It was not stress-free; it was a high performance, high pressure class. But the trust building that occurred with the frequency of interaction between the students, and between the students and teacher made the experience truly invigorating and transformative. For the record, this was an all asynchronous class – meaning we didn’t have any video conferencing. I learned a ton, felt really good about the work I produced, and built relationships with my instructor and fellow students. Win!
In reality, most classes are going to be a mix. I’m always going to have some level of anxiety–my perfectionist and competitive tendencies have the advantage of giving me an edge, and the disadvantage of heightening anxiety when I’m insecure or in a high ambiguity situation.
My spring semester was wicked hard, and I was feeling depressed and out of sorts. The course was new territory, new ways of thinking, and tons and tons of new material. Try reading five or six dissertations and you’ll see what I mean (for example you may want to stick a fork in your eye). But in the end I felt like I had accomplished something really useful. Several really useful things, in fact. I got hard but helpful critiques, learned a ton about the literature in my dissertation area, and also learned to forgive myself for being late. I was late on EVERY PAPER. I am never late. Anywhere. Boy, was it hard to let myself be late. But in the end, it was okay. I needed more time because other circumstances were slowing me down, but I got it all done and came up with some new ways of looking at my topic. Win! This was not a full-of-bliss experience but the payoff was worthwhile.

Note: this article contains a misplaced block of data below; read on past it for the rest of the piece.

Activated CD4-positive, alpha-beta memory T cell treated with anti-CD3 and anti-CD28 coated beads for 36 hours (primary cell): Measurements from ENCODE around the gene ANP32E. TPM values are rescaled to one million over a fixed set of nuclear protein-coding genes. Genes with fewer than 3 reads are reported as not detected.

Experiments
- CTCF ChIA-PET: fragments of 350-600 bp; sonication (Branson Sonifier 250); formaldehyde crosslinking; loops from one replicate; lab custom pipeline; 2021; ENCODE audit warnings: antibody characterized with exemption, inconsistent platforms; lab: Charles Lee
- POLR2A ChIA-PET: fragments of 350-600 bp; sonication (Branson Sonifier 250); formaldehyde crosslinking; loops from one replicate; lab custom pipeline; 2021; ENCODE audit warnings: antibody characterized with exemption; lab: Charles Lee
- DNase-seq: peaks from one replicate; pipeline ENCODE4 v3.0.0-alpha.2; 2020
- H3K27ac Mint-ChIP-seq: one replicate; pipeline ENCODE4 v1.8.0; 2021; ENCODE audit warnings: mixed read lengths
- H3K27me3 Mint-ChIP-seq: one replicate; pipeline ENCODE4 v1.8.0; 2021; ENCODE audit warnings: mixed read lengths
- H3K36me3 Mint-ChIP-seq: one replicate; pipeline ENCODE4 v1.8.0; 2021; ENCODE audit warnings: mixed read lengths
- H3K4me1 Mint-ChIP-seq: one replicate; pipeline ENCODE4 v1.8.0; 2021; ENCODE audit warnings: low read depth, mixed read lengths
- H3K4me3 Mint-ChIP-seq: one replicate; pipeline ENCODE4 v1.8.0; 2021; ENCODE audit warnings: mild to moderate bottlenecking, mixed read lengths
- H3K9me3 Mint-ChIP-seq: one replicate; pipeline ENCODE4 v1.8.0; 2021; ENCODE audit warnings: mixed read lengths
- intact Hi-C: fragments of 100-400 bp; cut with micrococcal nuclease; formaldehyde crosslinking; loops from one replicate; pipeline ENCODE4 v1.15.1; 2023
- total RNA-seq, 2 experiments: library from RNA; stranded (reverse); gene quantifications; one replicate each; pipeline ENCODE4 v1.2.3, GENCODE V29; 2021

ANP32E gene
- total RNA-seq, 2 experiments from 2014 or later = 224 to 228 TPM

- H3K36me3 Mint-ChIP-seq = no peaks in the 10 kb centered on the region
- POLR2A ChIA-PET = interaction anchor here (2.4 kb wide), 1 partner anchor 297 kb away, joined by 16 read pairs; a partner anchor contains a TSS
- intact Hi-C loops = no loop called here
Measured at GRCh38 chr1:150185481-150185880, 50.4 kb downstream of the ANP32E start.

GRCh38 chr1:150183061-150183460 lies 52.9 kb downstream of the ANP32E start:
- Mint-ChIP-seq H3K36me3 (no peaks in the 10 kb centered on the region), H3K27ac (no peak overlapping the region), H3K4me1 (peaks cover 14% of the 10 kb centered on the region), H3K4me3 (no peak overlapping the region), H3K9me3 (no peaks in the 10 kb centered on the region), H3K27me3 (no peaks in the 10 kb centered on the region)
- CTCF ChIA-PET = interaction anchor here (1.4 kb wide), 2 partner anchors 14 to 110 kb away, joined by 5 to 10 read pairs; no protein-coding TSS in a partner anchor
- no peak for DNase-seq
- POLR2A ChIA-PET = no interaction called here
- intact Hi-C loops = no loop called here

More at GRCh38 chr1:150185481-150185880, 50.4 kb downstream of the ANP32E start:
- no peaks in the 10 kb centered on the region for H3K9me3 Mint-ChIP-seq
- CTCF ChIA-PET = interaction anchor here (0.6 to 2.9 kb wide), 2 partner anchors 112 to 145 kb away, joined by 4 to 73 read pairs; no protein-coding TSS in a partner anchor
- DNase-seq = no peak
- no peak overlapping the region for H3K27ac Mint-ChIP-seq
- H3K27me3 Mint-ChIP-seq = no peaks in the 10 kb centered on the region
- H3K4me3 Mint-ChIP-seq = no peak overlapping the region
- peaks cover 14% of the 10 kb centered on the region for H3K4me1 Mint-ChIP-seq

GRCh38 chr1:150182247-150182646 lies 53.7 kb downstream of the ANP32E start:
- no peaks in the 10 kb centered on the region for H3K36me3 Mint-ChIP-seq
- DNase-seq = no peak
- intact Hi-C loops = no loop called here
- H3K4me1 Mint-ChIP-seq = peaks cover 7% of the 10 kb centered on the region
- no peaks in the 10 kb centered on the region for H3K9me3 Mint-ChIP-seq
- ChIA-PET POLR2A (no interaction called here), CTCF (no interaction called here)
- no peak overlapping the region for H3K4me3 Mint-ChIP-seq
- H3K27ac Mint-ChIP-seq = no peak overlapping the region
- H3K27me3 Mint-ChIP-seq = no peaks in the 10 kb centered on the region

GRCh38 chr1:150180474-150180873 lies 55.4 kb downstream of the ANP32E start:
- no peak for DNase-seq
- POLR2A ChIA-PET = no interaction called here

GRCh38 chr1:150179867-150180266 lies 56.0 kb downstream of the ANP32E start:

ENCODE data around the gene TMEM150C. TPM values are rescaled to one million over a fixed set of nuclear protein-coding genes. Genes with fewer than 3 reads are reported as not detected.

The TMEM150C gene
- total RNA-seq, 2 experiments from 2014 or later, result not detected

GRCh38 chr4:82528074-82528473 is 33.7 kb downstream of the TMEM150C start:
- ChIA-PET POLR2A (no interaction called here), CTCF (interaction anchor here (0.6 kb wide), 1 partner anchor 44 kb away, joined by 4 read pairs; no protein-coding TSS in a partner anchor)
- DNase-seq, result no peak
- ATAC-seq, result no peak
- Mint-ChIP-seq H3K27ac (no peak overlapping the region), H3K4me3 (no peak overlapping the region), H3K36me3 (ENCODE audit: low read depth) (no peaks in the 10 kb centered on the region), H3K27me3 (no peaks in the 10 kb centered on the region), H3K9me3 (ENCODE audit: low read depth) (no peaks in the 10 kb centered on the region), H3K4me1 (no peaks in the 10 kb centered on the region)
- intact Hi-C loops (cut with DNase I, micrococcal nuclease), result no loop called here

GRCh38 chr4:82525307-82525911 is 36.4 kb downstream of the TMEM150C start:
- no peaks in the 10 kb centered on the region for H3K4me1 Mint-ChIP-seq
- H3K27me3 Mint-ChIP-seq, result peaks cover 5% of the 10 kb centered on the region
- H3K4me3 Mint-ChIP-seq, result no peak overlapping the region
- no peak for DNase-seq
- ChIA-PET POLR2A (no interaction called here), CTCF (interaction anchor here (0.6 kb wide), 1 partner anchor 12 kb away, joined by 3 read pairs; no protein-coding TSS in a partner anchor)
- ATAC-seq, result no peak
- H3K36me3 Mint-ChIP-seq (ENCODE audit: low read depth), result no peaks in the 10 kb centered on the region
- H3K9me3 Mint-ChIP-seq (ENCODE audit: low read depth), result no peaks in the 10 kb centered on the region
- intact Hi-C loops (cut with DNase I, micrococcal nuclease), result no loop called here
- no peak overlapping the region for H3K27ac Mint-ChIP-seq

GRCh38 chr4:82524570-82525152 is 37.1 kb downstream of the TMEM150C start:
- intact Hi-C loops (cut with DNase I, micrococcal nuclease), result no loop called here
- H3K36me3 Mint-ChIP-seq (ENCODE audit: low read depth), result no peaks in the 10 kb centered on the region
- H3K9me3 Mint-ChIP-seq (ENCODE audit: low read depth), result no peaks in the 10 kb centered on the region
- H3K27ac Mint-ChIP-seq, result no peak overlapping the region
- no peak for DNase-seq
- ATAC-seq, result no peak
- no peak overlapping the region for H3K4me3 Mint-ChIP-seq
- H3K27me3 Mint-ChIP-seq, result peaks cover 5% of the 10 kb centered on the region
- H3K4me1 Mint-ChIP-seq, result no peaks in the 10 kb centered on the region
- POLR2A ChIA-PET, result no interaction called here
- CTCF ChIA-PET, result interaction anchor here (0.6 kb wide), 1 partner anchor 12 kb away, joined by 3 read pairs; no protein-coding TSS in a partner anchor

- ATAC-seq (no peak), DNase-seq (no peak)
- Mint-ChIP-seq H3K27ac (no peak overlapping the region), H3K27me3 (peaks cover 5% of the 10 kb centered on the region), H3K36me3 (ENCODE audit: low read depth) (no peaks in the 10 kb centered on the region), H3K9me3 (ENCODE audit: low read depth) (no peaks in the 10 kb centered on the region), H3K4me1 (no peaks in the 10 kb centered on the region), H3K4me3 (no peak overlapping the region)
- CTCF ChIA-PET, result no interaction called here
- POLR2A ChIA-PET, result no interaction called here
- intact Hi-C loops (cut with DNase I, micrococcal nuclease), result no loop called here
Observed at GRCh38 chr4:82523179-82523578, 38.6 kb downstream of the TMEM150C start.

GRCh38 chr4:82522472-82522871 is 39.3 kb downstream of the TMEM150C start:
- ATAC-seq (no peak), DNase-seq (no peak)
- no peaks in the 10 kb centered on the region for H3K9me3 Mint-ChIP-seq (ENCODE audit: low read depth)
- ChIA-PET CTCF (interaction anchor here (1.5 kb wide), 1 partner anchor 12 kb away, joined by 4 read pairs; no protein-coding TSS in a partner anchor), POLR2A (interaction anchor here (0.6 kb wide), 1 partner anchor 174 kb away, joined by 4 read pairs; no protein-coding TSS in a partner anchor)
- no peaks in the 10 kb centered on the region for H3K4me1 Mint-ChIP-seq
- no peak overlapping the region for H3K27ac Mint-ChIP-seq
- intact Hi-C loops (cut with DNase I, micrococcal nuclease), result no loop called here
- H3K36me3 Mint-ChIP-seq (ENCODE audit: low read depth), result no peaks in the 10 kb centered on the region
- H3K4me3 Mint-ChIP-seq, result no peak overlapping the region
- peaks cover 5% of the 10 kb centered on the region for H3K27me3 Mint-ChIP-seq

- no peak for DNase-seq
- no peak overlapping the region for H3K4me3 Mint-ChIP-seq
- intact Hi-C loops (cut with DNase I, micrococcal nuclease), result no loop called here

This semester has been not good. I did my first individual contacts (this means it’s just me and a teacher) and guess what? Writing my syllabus from scratch (for myself, not my students) is just too much ambiguity for me. Most of the material has been pretty good, but I ended up dropping one of the two courses because of most of the things on the “don’t work” list. And just a piece of advice; don’t study Jung when you’re supposed to be studying the foundations of systems theory. Just don’t. So now I’m just taking 4 units of Organizational Studies with a systems emphasis, which is mucho mejor.
Wouldn’t it be nice if I’d figured out all of this before I had to drop 4 units in the middle of the semester to be made up sometime in the next year when I’m also teaching all year? Yes, it would. But I’ve learned a ton of stuff from the bad experiences; it’s just the painful, soul-searching crap that is usually accompanied by confrontations and hard decisions and self-doubt and insomnia and occasional unwarranted yelling at my family.
So that’s Episode 1 of Figuring Shit Out. Stay tuned; next time I compare the classical music industry to academia. They’re more alike than you might imagine.